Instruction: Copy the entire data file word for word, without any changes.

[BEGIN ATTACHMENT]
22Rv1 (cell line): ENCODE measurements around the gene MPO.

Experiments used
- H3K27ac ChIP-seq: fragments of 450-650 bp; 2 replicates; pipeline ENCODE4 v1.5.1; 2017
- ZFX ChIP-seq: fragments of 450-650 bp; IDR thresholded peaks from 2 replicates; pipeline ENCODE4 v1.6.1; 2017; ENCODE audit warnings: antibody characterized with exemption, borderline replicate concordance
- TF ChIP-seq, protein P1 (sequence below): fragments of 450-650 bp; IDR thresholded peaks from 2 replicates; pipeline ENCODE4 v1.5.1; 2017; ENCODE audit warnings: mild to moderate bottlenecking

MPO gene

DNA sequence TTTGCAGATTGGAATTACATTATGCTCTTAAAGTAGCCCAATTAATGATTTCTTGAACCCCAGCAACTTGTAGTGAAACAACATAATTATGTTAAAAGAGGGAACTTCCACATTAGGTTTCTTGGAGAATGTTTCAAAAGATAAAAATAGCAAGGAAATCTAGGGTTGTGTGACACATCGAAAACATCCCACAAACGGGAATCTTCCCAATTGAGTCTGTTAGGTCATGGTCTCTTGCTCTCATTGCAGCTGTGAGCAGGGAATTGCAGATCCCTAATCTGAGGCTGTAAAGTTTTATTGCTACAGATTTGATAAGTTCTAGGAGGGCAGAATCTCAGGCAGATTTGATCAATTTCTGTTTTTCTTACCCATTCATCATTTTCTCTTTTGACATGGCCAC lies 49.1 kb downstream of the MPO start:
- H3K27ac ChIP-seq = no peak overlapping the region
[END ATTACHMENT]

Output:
22Rv1 (cell line): ENCODE measurements around the gene MPO.

Experiments used
- H3K27ac ChIP-seq: fragments of 450-650 bp; 2 replicates; pipeline ENCODE4 v1.5.1; 2017
- ZFX ChIP-seq: fragments of 450-650 bp; IDR thresholded peaks from 2 replicates; pipeline ENCODE4 v1.6.1; 2017; ENCODE audit warnings: antibody characterized with exemption, borderline replicate concordance
- TF ChIP-seq, protein P1 (sequence below): fragments of 450-650 bp; IDR thresholded peaks from 2 replicates; pipeline ENCODE4 v1.5.1; 2017; ENCODE audit warnings: mild to moderate bottlenecking

MPO gene

DNA sequence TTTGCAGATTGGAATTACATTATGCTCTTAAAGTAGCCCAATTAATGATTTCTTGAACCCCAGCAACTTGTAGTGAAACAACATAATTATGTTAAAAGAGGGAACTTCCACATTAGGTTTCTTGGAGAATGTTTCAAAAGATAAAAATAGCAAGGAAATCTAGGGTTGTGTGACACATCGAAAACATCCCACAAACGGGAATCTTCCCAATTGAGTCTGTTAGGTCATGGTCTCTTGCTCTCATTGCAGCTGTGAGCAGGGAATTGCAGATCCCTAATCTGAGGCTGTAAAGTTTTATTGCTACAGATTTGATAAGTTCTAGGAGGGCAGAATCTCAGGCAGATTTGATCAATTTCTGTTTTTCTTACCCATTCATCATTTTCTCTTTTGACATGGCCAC lies 49.1 kb downstream of the MPO start:
- H3K27ac ChIP-seq = no peak overlapping the region